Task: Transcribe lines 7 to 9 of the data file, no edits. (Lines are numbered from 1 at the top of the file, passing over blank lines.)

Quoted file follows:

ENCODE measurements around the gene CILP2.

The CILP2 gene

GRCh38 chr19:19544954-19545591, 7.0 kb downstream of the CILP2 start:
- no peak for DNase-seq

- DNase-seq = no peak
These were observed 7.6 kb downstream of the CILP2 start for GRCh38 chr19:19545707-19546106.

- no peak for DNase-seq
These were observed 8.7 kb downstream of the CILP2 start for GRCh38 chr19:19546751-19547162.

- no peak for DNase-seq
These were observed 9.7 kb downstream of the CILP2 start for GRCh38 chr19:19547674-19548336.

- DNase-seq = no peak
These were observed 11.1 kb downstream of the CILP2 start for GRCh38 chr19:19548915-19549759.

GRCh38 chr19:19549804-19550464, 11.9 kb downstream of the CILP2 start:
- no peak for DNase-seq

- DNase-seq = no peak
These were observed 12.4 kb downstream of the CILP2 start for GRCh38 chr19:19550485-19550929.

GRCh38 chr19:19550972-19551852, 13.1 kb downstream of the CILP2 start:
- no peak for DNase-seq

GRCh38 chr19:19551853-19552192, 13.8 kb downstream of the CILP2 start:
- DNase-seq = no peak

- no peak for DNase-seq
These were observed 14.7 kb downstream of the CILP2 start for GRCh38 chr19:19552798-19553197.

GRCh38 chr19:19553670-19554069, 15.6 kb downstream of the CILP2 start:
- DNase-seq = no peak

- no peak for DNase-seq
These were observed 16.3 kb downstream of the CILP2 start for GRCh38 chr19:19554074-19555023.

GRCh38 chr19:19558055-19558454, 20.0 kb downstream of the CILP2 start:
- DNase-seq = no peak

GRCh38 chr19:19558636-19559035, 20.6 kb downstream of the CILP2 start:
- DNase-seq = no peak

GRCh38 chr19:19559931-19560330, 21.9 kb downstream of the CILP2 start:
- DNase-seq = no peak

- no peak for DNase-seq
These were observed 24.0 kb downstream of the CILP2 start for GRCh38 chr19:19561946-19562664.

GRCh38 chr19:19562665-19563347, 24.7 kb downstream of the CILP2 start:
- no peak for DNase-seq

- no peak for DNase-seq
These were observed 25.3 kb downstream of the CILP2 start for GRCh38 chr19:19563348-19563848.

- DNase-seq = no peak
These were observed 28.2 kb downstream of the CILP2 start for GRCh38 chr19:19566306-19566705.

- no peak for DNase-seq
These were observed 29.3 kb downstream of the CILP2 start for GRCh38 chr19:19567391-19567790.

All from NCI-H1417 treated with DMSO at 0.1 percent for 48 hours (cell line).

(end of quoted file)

- no peak for DNase-seq
These were observed 8.7 kb downstream of the CILP2 start for GRCh38 chr19:19546751-19547162.

- no peak for DNase-seq